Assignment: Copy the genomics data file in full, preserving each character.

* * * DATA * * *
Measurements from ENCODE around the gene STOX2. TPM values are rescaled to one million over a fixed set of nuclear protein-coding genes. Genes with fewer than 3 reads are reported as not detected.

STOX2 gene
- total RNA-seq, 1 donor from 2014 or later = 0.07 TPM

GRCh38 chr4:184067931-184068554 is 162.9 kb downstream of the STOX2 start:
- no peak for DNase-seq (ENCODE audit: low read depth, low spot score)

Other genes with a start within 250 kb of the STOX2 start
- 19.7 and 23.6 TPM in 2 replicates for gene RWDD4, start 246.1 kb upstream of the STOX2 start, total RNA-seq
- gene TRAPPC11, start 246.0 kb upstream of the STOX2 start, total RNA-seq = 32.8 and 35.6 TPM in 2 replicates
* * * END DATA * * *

Measurements from ENCODE around the gene STOX2. TPM values are rescaled to one million over a fixed set of nuclear protein-coding genes. Genes with fewer than 3 reads are reported as not detected.

STOX2 gene
- total RNA-seq, 1 donor from 2014 or later = 0.07 TPM

GRCh38 chr4:184067931-184068554 is 162.9 kb downstream of the STOX2 start:
- no peak for DNase-seq (ENCODE audit: low read depth, low spot score)

Other genes with a start within 250 kb of the STOX2 start
- 19.7 and 23.6 TPM in 2 replicates for gene RWDD4, start 246.1 kb upstream of the STOX2 start, total RNA-seq
- gene TRAPPC11, start 246.0 kb upstream of the STOX2 start, total RNA-seq = 32.8 and 35.6 TPM in 2 replicates